It has to be said that these are worryingly old fashioned positions regarding gender in the 21st century. If an individual regardless of gender, race, religion or even age can meet the necessary requirements both physical and psychological to be in combat then why should they be barred from serving their country?


3 responses to “Should women and transgender soldiers have a combat role in the British Army?

  1. Women technically aren’t banned from combat – they just don’t have a place in Ground Close Combat (GCC) roles – that’s defined by the MoD as the infantry, armour/cavalry and the “direct action” SF regiments; SAS and SBS where the primary duty is to ‘close with and kill the enemy in close quarters’. Combat aviation and artillery doesn’t fall under this umbrella, hence women are allowed to be Army/RN/RAF pilots and join the Royal Artillery, women are also allowed to be combat engineers, front line medics and join the Special Reconnaissance Regiment (SRR) which is part of the UKSF.

    IMO, women aren’t suitable front GCC roles, especially the infantry and special ops, because these jobs are very physically demanding. Women in the forces, even the fittest, struggle a lot with ‘tabbing’, or ‘yomping’ as it’s called in Royal Marine parlence – that is marching long distances, potentially tens of miles, carrying heavy loads, like in the famous Royal Marines ‘yomp’ during the Falklands War where they had to carry 85lbs and march 56 miles in 3 days to fight the Argentines in Port Stanley. Between modern body armour, comms, weapons + ammo, the bergen, etc the modern combat loads are even heavier. British soldiers and Marines serving in Iraq and Afghanistan have reportedly been carrying around 45kgs (100lbs) of gear, American soldiers likewise. This is very physically demanding for even men in their prime, it will destroy the bodies of women, as this female combat engineer, Capt. Kate Petronio, in the U.S. Marine Corps who served in Afghanistan learned to her cost

    The US is running their experience with it now, and it really hasn’t gone well either.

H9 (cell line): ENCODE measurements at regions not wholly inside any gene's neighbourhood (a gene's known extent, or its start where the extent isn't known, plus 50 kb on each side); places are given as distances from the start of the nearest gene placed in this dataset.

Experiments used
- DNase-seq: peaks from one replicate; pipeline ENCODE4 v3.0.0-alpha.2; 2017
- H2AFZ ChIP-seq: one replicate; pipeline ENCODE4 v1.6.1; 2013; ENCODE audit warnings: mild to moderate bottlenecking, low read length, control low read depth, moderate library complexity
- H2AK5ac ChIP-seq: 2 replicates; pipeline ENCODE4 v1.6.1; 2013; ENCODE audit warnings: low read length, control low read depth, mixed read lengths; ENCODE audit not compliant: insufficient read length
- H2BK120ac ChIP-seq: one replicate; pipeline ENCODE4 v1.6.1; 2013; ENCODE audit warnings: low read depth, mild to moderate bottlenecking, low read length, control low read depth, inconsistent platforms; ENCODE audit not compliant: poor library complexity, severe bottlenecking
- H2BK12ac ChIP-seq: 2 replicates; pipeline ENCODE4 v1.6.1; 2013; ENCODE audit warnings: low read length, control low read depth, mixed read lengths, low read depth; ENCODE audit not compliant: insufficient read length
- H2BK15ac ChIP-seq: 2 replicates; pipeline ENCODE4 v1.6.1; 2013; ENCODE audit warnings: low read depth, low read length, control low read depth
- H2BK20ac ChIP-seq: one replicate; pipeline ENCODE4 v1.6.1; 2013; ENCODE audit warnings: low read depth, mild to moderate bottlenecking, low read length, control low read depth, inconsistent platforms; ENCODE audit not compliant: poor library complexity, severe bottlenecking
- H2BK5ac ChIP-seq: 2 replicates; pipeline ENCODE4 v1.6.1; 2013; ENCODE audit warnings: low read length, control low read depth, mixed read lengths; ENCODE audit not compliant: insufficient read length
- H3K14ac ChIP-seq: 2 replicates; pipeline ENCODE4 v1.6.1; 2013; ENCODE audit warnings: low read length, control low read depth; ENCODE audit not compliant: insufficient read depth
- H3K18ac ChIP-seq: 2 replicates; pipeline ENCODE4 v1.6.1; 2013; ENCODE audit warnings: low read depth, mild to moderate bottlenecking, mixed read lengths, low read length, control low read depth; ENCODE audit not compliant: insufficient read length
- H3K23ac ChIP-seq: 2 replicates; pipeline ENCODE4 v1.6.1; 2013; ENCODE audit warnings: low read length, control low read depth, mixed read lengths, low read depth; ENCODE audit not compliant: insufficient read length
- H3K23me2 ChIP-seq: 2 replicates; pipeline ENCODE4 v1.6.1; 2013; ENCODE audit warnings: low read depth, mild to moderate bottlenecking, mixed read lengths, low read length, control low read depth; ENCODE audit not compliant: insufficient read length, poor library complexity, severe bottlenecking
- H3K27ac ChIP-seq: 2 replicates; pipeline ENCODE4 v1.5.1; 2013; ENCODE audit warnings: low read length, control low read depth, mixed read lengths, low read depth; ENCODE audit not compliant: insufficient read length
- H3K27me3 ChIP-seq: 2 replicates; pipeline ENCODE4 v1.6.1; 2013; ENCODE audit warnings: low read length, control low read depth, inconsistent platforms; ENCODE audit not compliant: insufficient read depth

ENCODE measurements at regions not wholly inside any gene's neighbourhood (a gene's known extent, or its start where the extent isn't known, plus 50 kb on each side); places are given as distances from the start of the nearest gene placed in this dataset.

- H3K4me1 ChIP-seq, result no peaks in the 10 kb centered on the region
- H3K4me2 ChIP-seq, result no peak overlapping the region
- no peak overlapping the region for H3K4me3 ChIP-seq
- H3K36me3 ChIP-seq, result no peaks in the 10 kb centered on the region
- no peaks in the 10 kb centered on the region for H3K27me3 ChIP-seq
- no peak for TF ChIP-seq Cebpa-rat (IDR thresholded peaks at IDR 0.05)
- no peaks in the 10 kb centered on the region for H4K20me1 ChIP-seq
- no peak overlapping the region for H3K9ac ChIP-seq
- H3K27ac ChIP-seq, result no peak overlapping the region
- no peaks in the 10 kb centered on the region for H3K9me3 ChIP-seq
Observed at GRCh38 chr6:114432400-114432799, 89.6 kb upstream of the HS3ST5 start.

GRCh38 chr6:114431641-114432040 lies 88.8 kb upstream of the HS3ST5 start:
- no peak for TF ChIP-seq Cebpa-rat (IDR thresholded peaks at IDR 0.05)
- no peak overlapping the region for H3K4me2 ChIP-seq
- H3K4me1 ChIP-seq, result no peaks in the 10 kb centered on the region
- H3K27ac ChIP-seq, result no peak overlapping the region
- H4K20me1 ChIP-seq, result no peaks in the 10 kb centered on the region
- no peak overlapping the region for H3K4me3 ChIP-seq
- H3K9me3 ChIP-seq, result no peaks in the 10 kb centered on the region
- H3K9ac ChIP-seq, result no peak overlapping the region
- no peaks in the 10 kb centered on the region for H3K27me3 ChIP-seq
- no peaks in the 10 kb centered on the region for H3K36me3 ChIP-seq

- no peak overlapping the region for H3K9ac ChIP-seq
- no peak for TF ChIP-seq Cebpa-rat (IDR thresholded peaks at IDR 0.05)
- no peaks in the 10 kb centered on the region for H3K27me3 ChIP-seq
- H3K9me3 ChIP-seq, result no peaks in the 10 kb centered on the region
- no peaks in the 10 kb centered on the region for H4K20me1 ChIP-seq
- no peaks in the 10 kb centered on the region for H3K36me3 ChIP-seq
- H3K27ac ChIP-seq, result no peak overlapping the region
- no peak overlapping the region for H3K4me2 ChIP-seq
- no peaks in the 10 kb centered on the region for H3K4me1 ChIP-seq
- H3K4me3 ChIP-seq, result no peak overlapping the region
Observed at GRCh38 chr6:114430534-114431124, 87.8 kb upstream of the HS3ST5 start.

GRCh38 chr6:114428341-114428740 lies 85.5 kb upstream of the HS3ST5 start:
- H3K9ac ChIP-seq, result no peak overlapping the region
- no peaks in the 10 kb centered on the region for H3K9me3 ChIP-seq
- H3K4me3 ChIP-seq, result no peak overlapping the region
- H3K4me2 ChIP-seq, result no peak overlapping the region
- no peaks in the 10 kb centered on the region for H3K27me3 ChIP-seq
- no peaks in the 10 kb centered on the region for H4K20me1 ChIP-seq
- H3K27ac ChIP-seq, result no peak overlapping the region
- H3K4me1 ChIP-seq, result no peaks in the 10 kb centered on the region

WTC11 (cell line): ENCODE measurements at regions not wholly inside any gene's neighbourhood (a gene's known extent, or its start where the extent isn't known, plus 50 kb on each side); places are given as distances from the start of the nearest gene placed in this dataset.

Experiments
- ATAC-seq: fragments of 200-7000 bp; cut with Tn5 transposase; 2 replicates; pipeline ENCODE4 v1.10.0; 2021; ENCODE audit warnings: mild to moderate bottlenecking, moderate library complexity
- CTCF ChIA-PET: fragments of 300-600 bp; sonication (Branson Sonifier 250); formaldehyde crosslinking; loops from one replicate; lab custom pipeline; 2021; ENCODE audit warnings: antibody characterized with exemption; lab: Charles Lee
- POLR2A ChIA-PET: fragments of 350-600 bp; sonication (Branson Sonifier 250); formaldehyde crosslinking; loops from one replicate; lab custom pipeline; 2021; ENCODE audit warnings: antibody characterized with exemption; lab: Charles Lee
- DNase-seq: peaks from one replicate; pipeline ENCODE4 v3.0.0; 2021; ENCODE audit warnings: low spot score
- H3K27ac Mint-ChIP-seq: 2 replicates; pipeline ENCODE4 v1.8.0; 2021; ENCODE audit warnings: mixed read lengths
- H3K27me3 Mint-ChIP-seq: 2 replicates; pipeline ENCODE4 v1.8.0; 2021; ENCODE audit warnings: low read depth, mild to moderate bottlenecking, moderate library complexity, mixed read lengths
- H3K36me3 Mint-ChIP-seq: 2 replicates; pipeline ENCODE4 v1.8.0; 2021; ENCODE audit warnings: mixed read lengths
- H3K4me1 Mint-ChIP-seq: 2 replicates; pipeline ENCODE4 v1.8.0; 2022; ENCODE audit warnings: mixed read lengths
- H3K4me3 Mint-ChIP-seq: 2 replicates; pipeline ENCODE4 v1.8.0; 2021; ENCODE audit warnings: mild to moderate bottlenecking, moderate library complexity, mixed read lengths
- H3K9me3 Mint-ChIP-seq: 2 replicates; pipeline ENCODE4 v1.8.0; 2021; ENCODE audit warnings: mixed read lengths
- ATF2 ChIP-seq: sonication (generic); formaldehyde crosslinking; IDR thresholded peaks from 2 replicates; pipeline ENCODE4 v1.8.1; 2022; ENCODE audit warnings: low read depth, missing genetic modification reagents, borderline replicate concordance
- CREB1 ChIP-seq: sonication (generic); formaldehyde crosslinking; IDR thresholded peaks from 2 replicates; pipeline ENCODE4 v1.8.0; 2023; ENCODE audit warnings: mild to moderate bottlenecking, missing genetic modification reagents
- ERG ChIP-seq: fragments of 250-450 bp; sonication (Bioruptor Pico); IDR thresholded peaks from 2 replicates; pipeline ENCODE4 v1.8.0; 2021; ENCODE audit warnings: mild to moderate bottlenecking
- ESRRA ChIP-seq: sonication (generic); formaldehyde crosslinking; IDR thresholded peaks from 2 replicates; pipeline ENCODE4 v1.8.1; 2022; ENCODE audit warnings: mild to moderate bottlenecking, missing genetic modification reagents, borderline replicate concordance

The USMC Infantry Training Battalion course at SOI East, which is the basic infantry course for US Marines joining the infantry (equivalent to ITC Catterick in the British Army) has a general 98% success rate for males, but they put 350 women through it, 66% of those women failed. That’s hardly neither inspiring nor sustainable if we are serious about allowing women in the infantry. It’s a waste of taxpayers money if over half of female candidates can’t pass a basic infantry course.
    Women have failed to get past phase 1 in the U.S. Army Ranger School, 29 women attempted the USMC Infantry Officers’ Course, not only did all 29 fail, but only 4 could manage to make it past day 1, 75% of male candidates pass this course.

    That’s partially why the comparison with other countries, such as Canada or Norway, where women are permitted to join the infantry isn’t realistic – they don’t carry anywhere near the same combat loads as Brit or American soldiers do, the Canadians don’t have the same standards I’m reliably informed as a Canadian I knew left the Canadian Army to join the Royal Marines to do some “real soldiering”, not to mention the Canadians haven’t been in active combat since Korea, their role in Afghanistan was in Kandahar peacekeeping, not combat operations. Contrary to popular belief, the Israelis don’t allow women in their GCC roles, they have an “infantry” bn that is 70% female but it is used to police the same Egyptian-Israel border, the Israelis used women in combat in the Israel-Arab war of 1948 and it was a huge failure, as was the Soviets’ experience in WW2 as women got butchered in close quarters against the Germans and experienced much higher rates of PTSD.

    Another thing is, since the Falklands war in 1982, we haven’t actually fought in a conventional war. People forget that both Iraq (aside from the initial surge) and Afghanistan were fairly medium scale COIN conflicts against an enemy who for the most part are third world, untrained Islamic guerillas, that lack any sort of real air or artillery capability, who don’t occupy the fighting space. If we’re to be honest most of what the British were doing was glorified policing and avoiding casualties – we weren’t really there to destroy the enemy, and if we were we didn’t use enough troops, helicopters, etc to anyway (read ‘Losing Small Wars’ by Frank Ledwidge). But there was no “digging in” etc required. This has dulled both politicians and public perception of what to expect from future warfare – where there’s roles for women in combat, talking to Muslim women for “information” on the front lines – but the risk of a real ‘conventional’ war (against a capable state enemy, trying to seize ground and fighting to control the fighting space, etc in other words) has never gone away, and if we ever do get into one again, the casualty rates will be astronomical if high standards aren’t kept, which I suspect will happen if we allow women in GCC roles.

    I think women’s roles in HM Armed Forces are fine as it is.

    Liked by 1 person